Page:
Based on experiments conducted by himself and others around his work, Banksy, the famous street artist, could write an economics dissertation on the monetary value of art. In a way, that unwritten paper could be his crowning achievement. Banksy made headlines earlier this month when, moments after a 2006 framed copy of his Girl with Balloon was auctioned at Sotheby's in London for $1.4m (R20.5m), the artwork began to self-destruct by means of a remote-controlled, mechanical paper shredder that had been built into the frame. The stunt was Banksy's latest contribution to the empirical study of the value of art. Through it, he tested the nature of demand at the high end of the market. The likely result will be that the artwork's clever partial destruction (the lower part of the picture now hangs prettily out of the frame, evenly cut into narrow strips) will only increase its value, since the happening was so public, and the stunned reactions of people in the auction room have been capt...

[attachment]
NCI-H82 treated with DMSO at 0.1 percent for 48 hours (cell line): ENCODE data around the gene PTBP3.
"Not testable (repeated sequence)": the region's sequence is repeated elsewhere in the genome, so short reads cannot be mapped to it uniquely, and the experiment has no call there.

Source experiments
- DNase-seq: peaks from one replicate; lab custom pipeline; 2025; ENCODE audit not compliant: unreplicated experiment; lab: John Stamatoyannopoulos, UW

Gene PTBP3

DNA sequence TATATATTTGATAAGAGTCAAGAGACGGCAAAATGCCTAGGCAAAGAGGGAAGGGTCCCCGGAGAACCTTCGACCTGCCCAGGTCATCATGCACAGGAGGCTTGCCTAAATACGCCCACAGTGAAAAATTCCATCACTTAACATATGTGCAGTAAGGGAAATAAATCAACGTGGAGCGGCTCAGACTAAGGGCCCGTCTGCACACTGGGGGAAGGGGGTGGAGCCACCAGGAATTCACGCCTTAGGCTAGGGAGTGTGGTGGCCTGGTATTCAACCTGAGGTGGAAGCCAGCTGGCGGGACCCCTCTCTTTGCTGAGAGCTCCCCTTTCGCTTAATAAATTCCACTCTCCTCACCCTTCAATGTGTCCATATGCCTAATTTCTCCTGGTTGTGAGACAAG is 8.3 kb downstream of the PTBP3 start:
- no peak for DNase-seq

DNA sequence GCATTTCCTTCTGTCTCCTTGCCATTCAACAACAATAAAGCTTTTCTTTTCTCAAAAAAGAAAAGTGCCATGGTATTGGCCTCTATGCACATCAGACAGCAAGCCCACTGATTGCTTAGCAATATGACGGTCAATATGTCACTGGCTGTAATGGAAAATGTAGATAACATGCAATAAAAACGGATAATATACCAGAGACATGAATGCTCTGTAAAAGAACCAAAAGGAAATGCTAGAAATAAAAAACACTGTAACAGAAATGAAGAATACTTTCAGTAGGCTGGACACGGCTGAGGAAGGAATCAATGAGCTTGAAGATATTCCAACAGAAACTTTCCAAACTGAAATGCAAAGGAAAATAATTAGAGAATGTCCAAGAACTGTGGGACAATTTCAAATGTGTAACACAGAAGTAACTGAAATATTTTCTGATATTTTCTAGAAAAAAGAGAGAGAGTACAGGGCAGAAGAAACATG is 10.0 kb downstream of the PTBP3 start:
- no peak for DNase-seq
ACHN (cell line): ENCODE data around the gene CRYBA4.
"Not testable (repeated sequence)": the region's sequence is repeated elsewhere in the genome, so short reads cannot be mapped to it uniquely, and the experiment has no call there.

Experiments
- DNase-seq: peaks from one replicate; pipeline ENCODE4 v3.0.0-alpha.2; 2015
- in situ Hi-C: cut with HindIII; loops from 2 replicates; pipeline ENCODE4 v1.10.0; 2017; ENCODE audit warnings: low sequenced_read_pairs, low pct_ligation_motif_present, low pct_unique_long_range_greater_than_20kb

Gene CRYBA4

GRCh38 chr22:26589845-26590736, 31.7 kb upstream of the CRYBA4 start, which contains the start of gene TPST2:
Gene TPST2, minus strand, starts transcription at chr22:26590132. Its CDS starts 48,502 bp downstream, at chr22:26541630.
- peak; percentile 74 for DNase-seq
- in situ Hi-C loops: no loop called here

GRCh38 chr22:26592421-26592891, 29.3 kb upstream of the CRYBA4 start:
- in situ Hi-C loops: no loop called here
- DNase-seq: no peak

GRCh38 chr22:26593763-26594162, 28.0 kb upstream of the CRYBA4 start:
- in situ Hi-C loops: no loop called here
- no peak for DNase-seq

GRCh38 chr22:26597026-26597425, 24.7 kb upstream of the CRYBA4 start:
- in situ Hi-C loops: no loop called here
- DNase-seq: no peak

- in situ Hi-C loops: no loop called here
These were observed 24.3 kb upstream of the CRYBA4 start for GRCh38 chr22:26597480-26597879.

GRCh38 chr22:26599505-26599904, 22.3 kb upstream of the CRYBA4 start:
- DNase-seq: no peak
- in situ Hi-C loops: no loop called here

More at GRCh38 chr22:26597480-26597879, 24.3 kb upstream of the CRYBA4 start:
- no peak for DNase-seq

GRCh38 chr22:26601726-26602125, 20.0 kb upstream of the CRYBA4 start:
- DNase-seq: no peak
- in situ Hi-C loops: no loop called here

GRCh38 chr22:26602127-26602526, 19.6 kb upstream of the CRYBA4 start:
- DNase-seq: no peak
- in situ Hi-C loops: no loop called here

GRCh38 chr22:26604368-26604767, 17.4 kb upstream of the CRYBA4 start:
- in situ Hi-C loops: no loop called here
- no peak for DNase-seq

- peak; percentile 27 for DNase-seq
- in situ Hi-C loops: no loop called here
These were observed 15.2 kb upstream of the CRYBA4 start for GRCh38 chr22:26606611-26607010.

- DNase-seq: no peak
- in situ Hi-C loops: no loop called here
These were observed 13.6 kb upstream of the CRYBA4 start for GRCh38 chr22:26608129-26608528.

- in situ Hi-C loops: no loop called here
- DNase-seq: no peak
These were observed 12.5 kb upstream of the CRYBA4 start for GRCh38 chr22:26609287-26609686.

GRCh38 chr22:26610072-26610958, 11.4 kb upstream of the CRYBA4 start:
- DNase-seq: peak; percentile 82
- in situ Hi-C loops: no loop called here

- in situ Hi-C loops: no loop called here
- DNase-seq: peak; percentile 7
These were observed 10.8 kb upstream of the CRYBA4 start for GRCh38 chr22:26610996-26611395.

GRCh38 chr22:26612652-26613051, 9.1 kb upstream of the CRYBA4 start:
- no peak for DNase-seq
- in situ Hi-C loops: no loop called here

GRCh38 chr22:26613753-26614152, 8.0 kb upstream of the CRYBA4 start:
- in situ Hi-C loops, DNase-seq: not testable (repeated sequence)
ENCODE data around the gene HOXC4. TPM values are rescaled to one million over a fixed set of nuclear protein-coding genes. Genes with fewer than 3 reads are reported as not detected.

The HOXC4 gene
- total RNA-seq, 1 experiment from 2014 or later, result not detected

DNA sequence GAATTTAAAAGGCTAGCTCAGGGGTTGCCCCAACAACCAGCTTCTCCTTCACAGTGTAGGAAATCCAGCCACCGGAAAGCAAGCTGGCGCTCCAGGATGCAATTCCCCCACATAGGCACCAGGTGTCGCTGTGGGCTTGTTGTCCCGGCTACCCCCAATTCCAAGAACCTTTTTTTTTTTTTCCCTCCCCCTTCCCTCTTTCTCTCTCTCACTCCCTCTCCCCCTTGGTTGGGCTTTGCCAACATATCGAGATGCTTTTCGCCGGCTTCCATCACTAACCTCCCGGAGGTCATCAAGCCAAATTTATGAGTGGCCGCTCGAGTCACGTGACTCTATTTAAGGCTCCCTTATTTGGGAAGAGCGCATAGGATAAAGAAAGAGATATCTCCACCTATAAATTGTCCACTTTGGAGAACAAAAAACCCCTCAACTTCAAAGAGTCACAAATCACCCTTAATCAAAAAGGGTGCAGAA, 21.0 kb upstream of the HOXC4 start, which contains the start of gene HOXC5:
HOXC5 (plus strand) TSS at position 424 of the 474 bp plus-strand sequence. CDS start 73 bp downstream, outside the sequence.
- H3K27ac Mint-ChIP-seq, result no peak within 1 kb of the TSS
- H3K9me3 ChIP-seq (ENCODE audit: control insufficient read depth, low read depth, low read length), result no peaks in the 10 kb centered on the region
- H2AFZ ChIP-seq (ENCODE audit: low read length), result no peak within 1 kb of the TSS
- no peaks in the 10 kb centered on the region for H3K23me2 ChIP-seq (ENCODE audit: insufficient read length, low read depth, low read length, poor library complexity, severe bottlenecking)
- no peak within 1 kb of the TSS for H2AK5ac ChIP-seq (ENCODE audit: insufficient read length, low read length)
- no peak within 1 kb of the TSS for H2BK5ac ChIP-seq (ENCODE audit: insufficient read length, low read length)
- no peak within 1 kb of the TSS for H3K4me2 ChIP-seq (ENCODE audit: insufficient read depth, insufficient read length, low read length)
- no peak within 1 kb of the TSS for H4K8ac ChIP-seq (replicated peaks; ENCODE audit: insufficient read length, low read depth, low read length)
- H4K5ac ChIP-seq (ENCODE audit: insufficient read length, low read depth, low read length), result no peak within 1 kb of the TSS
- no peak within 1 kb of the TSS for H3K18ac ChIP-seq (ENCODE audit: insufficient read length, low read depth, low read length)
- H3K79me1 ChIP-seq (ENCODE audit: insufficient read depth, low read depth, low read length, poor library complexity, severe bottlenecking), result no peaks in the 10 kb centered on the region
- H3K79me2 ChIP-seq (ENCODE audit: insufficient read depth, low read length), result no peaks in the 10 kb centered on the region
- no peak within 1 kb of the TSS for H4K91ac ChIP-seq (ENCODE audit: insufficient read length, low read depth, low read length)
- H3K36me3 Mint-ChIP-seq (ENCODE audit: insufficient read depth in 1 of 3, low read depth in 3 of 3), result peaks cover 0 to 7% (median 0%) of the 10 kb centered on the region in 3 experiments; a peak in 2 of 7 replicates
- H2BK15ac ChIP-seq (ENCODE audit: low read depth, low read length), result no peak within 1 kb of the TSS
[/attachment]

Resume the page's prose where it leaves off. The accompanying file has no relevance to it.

BL Premium

This article is reserved for our subscribers.

A subscription helps you enjoy the best of our business content every day along with benefits such as exclusive Financial Times articles, Morningstar financial data, and digital access to the Sunday Times and Times Select.

Already subscribed? Simply sign in below.



Questions or problems? Email helpdesk@businesslive.co.za or call 0860 52 52 00.